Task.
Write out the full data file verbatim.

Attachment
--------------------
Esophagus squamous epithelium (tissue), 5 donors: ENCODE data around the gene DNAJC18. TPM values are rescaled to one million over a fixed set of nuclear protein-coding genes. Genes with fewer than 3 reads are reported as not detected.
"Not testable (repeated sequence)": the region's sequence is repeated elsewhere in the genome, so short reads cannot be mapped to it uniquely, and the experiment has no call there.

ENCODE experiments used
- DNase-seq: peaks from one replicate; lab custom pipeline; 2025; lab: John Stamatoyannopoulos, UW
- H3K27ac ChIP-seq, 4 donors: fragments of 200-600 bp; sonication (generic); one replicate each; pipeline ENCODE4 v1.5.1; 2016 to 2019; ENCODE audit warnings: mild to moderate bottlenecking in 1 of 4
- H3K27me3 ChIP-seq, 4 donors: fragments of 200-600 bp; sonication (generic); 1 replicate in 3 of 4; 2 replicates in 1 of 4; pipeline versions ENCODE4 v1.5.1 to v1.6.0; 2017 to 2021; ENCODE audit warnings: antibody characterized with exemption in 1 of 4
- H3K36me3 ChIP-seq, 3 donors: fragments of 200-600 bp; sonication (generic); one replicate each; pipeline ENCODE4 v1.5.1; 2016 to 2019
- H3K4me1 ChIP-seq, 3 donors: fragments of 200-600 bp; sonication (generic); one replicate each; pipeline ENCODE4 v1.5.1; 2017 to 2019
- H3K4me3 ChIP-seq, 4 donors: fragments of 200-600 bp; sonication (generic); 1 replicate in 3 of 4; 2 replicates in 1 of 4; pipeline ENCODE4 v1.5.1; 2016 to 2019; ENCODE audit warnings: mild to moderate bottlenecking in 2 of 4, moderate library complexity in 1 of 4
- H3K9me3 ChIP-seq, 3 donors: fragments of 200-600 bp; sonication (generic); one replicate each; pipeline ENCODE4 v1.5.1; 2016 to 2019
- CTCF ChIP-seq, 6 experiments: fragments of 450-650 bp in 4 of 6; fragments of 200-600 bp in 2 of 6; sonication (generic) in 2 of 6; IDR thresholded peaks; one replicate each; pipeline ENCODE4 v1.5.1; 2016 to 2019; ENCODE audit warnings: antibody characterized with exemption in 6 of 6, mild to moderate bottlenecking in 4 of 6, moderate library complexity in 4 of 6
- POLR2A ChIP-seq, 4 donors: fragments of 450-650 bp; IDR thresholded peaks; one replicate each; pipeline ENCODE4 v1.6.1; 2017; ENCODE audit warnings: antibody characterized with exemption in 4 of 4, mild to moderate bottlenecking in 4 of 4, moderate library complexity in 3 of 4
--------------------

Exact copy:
Esophagus squamous epithelium (tissue), 5 donors: ENCODE data around the gene DNAJC18. TPM values are rescaled to one million over a fixed set of nuclear protein-coding genes. Genes with fewer than 3 reads are reported as not detected.
"Not testable (repeated sequence)": the region's sequence is repeated elsewhere in the genome, so short reads cannot be mapped to it uniquely, and the experiment has no call there.

ENCODE experiments used
- DNase-seq: peaks from one replicate; lab custom pipeline; 2025; lab: John Stamatoyannopoulos, UW
- H3K27ac ChIP-seq, 4 donors: fragments of 200-600 bp; sonication (generic); one replicate each; pipeline ENCODE4 v1.5.1; 2016 to 2019; ENCODE audit warnings: mild to moderate bottlenecking in 1 of 4
- H3K27me3 ChIP-seq, 4 donors: fragments of 200-600 bp; sonication (generic); 1 replicate in 3 of 4; 2 replicates in 1 of 4; pipeline versions ENCODE4 v1.5.1 to v1.6.0; 2017 to 2021; ENCODE audit warnings: antibody characterized with exemption in 1 of 4
- H3K36me3 ChIP-seq, 3 donors: fragments of 200-600 bp; sonication (generic); one replicate each; pipeline ENCODE4 v1.5.1; 2016 to 2019
- H3K4me1 ChIP-seq, 3 donors: fragments of 200-600 bp; sonication (generic); one replicate each; pipeline ENCODE4 v1.5.1; 2017 to 2019
- H3K4me3 ChIP-seq, 4 donors: fragments of 200-600 bp; sonication (generic); 1 replicate in 3 of 4; 2 replicates in 1 of 4; pipeline ENCODE4 v1.5.1; 2016 to 2019; ENCODE audit warnings: mild to moderate bottlenecking in 2 of 4, moderate library complexity in 1 of 4
- H3K9me3 ChIP-seq, 3 donors: fragments of 200-600 bp; sonication (generic); one replicate each; pipeline ENCODE4 v1.5.1; 2016 to 2019
- CTCF ChIP-seq, 6 experiments: fragments of 450-650 bp in 4 of 6; fragments of 200-600 bp in 2 of 6; sonication (generic) in 2 of 6; IDR thresholded peaks; one replicate each; pipeline ENCODE4 v1.5.1; 2016 to 2019; ENCODE audit warnings: antibody characterized with exemption in 6 of 6, mild to moderate bottlenecking in 4 of 6, moderate library complexity in 4 of 6
- POLR2A ChIP-seq, 4 donors: fragments of 450-650 bp; IDR thresholded peaks; one replicate each; pipeline ENCODE4 v1.6.1; 2017; ENCODE audit warnings: antibody characterized with exemption in 4 of 4, mild to moderate bottlenecking in 4 of 4, moderate library complexity in 3 of 4